One is entitled to one's opinion, but the fact is that resolution is integral to digital color depth.  Furthermore, resolution has equal weighting to bit depth when one considers a single color channel -- that is a fundamental fact of digital imaging.  Here is the formula:   COLOR DEPTH = RESOLUTION X BITDEPTH^n   (where "n" is the number of color channels and all where pixel groups can be discerned individually).

 

Most don't realize it, but a 1-bit image can produce zillions of colors.  We witness this fact whenever we see images screen printed in a magazine, on a poster or on a billboard.  Almost all screen printed photos are 1-bit images made up of dots of ink.  The ink dot is either there or it is not there (showing the white base) -- there are no "in-between" shades.  To increase the color depth in such 1-bit images, one must increase the resolution by using a finer printing screen.

 

That resolution/color-depth relationship of screen printing also applies to digital imaging (and also to analog imaging), even if the image has greater bit depth.

 

 

58 minutes ago, kye said:

... but regardless, it's misleading and distinctly unhelpful.

Unless you're just trolling?

I simply state fact, and the fact is that 4k has 4 times the color depth and 4 times the bit rate of full HD (all other variables being equal and barring compression, of course).

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26 minutes ago, tupp said:

I acknowledged your single "complexity" (bit rate), and even other variables, including compression and unnamed natural and "artificial" influences such as A/D conversion methods, resolution/codec conversion methods, post image processing effects, etc.

 

By the way, greater bit rate doesn't always mean superior images, even with all other variables (including compression) being the same.  A file can have greater bit rate with a lot of the bandwidth unused and/or empty.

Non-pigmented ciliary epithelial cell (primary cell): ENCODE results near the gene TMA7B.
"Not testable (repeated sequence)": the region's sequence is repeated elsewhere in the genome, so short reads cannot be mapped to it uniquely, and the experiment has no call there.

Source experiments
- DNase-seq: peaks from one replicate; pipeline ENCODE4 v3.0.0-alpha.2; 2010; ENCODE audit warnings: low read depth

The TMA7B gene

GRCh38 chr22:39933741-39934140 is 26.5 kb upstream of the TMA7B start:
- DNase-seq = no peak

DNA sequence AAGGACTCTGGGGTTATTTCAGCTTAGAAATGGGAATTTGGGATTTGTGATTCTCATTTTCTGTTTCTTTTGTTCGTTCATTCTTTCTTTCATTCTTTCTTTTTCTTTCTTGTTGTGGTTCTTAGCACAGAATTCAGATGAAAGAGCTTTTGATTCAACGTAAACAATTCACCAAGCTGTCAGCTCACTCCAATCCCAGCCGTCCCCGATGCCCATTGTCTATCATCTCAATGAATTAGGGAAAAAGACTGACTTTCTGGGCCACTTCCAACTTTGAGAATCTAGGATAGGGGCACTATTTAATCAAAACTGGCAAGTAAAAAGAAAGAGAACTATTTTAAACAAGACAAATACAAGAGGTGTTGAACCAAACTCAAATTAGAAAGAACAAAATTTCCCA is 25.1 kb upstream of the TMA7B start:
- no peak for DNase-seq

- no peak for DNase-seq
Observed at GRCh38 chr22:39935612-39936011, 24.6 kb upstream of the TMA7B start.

One is entitled to one's opinion, but the fact is that resolution is integral to digital color depth.  Furthermore, resolution has equal weighting to bit depth when one considers a single color channel -- that is a fundamental fact of digital imaging.  Here is the formula:   COLOR DEPTH = RESOLUTION X BITDEPTH^n   (where "n" is the number of color channels and all where pixel groups can be discerned individually).

 

Most don't realize it, but a 1-bit image can produce zillions of colors.  We witness this fact whenever we see images screen printed in a magazine, on a poster or on a billboard.  Almost all screen printed photos are 1-bit images made up of dots of ink.  The ink dot is either there or it is not there (showing the white base) -- there are no "in-between" shades.  To increase the color depth in such 1-bit images, one must increase the resolution by using a finer printing screen.

 

That resolution/color-depth relationship of screen printing also applies to digital imaging (and also to analog imaging), even if the image has greater bit depth.

 

 

I simply state fact, and the fact is that 4k has 4 times the color depth and 4 times the bit rate of full HD (all other variables being equal and barring compression, of course).

Actually, no.

You've managed to build half of an understanding of how these things work.

Answer me this - if I take a camera and shoot it in 8-bit 800x600 and I shoot the sky and get banding, then I set the same camera to 8K 8-bit and shoot the same sky, why do I still get banding?

Your newspaper example is technically correct, but completely irrelevant to digital sensors as the method of rendering shades of colour is completely different.

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2 hours ago, kye said:

Answer me this - if I take a camera and shoot it in 8-bit 800x600 and I shoot the sky and get banding, then I set the same camera to 8K 8-bit and shoot the same sky, why do I still get banding?

Well, this scenario is somewhat problematic because one is using the same camera with the same sensor.  So, automatically there is a binning and/or line-skipping variable.

 

However, barring such issues and given that all other variables are identical in both instances, it is very possible that the 8K camera will exhibit a banding/posterization artifact just like the SD camera.

 

Nevertheless, the 8K camera will have a ton more color depth than the SD camera, and, likewise, the 8K camera will have a lot more color depth than a 10-bit, 800x600 camera that doesn't exhibit the banding artifact.

 

 

2 hours ago, kye said: